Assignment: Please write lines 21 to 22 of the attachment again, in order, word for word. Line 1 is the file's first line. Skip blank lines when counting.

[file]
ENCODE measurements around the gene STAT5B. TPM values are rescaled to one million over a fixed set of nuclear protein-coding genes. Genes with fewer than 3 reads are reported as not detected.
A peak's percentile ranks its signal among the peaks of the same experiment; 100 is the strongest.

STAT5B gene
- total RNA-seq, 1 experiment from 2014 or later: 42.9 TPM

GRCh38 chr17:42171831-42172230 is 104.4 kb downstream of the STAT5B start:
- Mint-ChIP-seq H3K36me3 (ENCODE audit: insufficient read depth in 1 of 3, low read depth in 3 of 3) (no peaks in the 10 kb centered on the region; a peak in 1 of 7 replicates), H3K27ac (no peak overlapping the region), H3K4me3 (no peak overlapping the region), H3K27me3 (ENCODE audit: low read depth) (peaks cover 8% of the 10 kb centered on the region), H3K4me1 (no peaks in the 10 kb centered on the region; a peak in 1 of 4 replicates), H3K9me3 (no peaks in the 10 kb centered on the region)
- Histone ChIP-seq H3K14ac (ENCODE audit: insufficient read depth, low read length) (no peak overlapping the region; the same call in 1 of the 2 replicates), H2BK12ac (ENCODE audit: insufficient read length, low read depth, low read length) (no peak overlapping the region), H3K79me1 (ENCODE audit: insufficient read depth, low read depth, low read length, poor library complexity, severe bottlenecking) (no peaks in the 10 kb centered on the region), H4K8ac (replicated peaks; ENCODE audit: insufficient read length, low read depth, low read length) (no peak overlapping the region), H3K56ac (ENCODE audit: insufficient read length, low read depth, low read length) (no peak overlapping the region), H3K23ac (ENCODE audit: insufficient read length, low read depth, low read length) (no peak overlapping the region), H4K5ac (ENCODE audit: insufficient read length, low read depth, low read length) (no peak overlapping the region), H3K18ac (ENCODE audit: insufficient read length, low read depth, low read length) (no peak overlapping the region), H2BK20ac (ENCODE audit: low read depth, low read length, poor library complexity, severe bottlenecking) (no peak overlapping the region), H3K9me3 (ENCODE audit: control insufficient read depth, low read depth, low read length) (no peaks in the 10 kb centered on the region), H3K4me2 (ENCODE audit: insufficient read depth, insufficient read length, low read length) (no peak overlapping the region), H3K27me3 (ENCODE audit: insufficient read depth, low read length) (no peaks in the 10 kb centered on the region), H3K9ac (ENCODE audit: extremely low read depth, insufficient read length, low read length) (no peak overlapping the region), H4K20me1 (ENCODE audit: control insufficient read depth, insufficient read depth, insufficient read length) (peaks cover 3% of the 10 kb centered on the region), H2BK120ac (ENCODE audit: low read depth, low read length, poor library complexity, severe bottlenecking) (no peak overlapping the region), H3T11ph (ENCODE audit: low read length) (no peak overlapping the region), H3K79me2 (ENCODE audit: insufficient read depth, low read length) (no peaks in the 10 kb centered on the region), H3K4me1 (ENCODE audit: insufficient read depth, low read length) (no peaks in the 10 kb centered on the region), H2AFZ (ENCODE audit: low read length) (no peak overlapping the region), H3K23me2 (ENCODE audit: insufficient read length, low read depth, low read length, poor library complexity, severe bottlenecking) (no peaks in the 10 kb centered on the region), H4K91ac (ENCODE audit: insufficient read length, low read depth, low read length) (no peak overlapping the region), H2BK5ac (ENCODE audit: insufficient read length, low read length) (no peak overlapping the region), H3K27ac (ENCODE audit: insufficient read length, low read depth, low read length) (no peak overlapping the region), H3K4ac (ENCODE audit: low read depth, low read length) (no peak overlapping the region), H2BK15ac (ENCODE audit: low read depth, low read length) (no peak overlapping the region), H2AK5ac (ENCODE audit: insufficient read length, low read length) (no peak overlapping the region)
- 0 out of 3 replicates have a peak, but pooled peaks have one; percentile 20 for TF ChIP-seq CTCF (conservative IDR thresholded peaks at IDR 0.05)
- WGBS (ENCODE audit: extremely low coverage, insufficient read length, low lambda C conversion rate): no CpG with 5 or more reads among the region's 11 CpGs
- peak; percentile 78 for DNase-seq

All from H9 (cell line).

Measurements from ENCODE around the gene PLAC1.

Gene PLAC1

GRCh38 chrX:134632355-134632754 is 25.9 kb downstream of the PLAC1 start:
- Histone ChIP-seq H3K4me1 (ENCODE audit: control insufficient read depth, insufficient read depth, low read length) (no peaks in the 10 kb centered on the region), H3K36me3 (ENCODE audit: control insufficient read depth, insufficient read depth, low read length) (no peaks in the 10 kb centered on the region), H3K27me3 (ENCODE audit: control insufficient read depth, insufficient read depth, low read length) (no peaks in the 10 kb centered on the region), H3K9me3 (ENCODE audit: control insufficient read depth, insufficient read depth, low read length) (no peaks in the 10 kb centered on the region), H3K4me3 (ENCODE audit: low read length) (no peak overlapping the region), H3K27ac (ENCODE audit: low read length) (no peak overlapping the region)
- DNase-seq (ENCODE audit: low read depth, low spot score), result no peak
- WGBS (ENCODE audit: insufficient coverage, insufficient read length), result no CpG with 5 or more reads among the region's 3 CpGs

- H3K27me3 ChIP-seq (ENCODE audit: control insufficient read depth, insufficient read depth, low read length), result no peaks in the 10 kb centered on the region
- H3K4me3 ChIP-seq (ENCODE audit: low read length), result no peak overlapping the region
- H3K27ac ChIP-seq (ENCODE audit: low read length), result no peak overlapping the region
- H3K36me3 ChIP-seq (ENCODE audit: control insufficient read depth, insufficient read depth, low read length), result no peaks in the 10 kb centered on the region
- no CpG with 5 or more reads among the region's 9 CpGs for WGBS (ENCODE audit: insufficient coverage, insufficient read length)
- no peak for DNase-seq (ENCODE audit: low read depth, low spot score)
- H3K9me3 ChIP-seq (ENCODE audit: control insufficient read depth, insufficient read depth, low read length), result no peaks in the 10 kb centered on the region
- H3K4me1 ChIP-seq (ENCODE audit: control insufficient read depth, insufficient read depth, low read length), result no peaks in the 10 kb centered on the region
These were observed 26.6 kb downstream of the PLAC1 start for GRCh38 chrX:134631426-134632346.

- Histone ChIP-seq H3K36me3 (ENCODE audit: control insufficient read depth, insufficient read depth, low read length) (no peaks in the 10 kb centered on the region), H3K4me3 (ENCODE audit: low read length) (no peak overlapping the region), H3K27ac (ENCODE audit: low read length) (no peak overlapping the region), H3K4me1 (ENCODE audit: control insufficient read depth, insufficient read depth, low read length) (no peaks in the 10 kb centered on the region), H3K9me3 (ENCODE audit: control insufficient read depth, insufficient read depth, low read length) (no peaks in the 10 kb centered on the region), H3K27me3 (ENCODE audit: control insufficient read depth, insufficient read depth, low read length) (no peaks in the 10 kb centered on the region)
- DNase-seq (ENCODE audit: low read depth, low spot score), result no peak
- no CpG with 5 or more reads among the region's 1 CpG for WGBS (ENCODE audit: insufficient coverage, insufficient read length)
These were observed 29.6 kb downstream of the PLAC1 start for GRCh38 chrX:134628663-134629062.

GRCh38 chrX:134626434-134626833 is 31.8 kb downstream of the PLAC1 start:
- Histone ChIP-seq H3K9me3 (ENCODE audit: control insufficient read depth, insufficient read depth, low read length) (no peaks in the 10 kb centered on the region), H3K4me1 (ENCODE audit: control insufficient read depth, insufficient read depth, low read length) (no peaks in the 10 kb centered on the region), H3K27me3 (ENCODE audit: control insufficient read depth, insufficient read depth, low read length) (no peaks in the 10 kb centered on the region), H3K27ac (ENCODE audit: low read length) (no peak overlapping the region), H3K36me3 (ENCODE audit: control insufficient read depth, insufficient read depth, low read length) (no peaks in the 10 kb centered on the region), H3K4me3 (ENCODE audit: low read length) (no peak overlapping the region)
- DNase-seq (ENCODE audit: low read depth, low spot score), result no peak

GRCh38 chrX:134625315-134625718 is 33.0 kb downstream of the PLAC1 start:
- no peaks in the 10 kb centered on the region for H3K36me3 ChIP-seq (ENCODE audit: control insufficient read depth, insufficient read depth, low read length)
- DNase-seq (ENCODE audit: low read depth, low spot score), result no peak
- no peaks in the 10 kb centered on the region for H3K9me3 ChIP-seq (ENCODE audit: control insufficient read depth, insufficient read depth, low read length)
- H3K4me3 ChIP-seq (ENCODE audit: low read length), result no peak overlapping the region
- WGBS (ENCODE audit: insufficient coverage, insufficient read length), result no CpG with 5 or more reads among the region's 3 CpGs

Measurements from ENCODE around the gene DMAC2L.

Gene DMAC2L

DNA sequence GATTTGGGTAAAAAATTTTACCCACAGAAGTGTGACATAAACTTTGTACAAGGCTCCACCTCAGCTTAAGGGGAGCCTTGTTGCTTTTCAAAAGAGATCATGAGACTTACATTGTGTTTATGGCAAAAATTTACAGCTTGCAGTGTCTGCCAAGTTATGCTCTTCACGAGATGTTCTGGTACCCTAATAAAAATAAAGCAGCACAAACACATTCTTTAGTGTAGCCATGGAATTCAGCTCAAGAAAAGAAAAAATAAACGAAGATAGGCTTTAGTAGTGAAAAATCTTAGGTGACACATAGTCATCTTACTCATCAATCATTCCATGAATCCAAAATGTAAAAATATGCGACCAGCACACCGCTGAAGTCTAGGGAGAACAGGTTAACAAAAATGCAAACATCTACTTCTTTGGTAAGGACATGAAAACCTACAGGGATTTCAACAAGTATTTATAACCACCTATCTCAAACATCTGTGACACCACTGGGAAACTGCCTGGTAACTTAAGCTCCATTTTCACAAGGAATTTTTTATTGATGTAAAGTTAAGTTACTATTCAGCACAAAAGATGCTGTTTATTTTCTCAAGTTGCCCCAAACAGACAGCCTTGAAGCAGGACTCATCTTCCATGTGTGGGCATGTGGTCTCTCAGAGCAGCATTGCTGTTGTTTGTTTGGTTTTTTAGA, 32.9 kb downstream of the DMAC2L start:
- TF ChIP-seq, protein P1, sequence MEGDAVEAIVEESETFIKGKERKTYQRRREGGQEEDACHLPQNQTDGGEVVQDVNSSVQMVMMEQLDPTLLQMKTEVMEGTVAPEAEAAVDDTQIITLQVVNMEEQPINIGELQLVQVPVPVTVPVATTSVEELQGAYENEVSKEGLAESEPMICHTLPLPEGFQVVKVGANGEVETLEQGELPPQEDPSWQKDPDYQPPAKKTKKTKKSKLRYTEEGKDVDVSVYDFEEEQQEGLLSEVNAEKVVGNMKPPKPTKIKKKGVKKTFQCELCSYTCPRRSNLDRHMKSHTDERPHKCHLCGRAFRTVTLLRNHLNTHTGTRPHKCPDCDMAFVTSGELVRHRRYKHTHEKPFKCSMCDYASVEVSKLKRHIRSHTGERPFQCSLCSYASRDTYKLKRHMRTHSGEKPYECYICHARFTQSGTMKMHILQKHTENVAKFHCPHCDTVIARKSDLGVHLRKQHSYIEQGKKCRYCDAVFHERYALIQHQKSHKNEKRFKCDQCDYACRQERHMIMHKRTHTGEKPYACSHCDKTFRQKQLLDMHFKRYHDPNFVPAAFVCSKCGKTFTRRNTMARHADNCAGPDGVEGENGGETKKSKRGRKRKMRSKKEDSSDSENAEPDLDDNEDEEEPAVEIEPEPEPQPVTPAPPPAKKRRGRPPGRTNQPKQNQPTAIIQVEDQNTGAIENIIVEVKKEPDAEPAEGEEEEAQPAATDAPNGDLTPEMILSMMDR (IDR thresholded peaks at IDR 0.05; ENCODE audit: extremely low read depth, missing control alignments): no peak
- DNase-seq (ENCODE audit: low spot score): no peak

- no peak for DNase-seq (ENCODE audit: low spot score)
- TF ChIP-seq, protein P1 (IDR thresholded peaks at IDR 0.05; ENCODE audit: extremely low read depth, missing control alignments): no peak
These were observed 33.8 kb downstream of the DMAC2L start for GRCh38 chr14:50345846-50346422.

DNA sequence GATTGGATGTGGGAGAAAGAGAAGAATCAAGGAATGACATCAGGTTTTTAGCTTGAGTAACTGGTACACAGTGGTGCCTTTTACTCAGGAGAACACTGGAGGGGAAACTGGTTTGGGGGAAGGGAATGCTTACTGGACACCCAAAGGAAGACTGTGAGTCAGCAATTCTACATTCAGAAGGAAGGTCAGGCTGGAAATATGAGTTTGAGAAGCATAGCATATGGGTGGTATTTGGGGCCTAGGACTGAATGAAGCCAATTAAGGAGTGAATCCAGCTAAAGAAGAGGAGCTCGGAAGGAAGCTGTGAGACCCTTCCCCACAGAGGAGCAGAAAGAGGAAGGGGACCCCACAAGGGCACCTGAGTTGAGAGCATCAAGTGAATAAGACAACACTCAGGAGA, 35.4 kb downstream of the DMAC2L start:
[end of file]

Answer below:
- H3K36me3 ChIP-seq (ENCODE audit: control insufficient read depth, insufficient read depth, low read length), result no peaks in the 10 kb centered on the region
- no CpG with 5 or more reads among the region's 9 CpGs for WGBS (ENCODE audit: insufficient coverage, insufficient read length)